Uncomfortable: The Awkward and Essential Challenge of Christian Community
February 8, 2018
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One of my reading goals for 2018 is to tackle Dietrich Bonhoeffer’s Life Together. For a myriad of reasons, I need to absorb his hard won wisdom, but most of all I want to lean into his observations about Christian community in the crucible of “life together” in a secret seminary under the looming threat of Nazi persecution. Somehow in the most challenging of historical contexts, Bonhoeffer was able to address the disconnect between the “dream of a Christian community” and “the Christian community itself.”
Waking up from his own dream church, Bret McCracken confesses that there are a good many facets of his own fellowship — and even about the Christian faith — that rub him the wrong way. In Uncomfortable: The Awkward and Essential Challenge of Christian Community he analyzes, laments, and offers perspective on the struggle, for as the old saw goes, even if you are fortunate enough to find the perfect church, you will surely ruin it when you join. Did you know this came originally from Spurgeon?
Of course, all this insight doesn’t stop us from fantasizing about the ideal facility, the perfect constellation of ministries, a doctrinal statement and liturgical bent that fit like a glove, and the “perfect” Sunday morning music. . . alongside a good cup of strong coffee. We are immersed in a culture that encourages us to inflate our wants until they take on the dimensions of a need. However, part of the amphibious nature of the Christian experience is that “what we think we want from a church is almost never what we need.” (Loc 302)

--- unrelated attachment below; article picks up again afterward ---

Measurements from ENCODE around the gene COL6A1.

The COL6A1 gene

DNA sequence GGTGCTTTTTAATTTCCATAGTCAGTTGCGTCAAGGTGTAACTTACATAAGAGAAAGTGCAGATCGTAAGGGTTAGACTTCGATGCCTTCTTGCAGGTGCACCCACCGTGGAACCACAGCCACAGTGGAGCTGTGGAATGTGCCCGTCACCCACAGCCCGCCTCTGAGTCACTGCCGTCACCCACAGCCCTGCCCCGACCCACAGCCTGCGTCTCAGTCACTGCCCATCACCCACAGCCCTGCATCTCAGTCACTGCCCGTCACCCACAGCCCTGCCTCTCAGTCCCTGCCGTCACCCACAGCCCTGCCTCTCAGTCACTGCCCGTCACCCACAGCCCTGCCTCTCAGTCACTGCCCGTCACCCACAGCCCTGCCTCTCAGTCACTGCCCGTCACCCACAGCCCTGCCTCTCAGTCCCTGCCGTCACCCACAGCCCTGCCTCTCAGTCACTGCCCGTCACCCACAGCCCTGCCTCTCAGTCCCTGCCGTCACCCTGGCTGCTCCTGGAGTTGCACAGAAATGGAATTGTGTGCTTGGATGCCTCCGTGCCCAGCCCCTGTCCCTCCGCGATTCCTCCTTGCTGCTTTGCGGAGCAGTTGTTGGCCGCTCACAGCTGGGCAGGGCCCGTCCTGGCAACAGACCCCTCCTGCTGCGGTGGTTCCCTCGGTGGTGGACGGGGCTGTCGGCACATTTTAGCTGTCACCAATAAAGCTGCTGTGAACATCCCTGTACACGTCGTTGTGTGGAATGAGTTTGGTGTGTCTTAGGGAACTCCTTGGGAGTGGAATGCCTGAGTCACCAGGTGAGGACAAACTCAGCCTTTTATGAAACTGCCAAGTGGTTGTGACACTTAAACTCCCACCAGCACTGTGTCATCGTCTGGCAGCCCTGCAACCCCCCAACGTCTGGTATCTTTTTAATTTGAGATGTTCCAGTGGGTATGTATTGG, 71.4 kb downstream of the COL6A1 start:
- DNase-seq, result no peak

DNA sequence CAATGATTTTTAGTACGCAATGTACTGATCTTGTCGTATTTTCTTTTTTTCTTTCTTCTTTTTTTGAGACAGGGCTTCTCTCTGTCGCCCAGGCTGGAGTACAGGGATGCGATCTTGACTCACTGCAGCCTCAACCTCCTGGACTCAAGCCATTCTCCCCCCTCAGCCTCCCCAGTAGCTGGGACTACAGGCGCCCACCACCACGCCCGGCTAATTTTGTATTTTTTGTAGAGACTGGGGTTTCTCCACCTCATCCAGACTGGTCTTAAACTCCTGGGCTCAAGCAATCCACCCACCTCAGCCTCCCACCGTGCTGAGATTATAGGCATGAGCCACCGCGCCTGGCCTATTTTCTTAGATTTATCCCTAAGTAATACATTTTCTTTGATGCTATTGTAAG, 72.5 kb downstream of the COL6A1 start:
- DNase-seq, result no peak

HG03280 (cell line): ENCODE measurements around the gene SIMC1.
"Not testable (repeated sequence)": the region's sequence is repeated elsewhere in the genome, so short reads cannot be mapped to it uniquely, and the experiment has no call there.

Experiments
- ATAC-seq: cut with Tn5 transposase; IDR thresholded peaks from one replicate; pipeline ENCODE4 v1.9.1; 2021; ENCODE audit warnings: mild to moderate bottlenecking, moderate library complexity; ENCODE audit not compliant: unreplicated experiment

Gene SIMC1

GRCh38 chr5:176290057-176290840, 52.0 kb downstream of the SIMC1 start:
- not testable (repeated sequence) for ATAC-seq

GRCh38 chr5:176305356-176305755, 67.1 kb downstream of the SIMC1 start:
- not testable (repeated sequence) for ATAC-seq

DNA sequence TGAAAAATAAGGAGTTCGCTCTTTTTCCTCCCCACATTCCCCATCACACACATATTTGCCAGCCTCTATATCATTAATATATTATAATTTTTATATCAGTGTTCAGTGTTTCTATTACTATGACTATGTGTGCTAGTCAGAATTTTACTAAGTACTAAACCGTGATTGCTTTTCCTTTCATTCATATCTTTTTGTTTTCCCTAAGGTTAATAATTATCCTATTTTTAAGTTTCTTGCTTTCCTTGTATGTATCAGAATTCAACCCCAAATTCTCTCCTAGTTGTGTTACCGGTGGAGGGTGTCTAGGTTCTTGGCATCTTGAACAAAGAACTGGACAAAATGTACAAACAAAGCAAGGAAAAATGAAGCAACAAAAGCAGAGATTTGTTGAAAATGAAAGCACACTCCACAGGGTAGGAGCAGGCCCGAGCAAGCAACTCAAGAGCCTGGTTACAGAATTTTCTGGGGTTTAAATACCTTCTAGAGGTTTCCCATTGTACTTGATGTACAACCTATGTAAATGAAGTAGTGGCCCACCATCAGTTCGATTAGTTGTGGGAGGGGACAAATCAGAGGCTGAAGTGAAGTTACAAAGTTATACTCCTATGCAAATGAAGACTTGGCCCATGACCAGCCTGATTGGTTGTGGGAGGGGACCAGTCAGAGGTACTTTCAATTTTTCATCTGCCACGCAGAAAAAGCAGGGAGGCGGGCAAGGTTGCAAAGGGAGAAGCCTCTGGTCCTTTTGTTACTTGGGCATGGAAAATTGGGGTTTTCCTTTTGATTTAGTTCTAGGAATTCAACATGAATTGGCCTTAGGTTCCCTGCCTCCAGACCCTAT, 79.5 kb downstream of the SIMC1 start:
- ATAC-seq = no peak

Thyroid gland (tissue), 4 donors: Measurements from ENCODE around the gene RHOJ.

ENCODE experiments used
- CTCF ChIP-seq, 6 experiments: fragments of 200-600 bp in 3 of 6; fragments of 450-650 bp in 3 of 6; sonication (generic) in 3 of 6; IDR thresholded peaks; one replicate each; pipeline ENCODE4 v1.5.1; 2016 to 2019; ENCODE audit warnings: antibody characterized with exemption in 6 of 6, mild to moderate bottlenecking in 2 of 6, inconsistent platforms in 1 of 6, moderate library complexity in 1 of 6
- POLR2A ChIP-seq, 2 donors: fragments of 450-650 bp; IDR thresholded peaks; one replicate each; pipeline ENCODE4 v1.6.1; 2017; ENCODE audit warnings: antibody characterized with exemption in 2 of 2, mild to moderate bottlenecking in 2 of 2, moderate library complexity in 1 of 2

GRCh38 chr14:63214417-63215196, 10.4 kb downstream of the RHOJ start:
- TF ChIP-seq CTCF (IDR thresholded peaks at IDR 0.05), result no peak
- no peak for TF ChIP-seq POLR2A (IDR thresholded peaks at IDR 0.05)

“Commitment even amidst discomfort, faithfulness even amidst disappointment: this is what being the people of God has always been about.”
Why the Church Seems So Uncomfortable
Devoting one chapter to each topic, McCracken explores the difficult aspects of following Jesus:
The End of All Our Petty Preferences
One source of all this discomfort with the church and her people is a discomfort with God Himself. Author Adam McHugh describes the God we long for who “always agrees with us, . . . who always favors our nation or political agenda, [and] feeds us candy and never vegetables.” The God who sent prophets walking naked and barefoot through the streets of Jerusalem in order to make a point will not hesitate to require a modern day saint to walk a path of growth that puts comfort aside for the sake of something greater.
The call of God is a summons to embrace the discomfort of the cross and a counter-cultural call to holiness in spite of the cost to our dreams. The startling truth is that a comfortable Christianity without an instrument of torture at its center and without a message that sits us across the table eye-to-eye with an enemy and requires a loving response is not really Christianity at all.
Christ’s call to spiritual neediness, mourning, and meekness found in The Beatitudes captures the difference between comfortable Christianity and “a kingdom where worldly comforts are nothing compared to the power of the Comforter in us; where all manner of uncomfortable things are endured for righteousness’s sake.” As we look outside ourselves and assign greater value to Truth than to comfort, we find that worship is about God and not about us. We begin to value each other’s differences as we look toward the future assembly of people and nations and tongues and tribes that will one day surround us as we worship God — and as we look back on our petty preferences and wonder what all the fuss was about.
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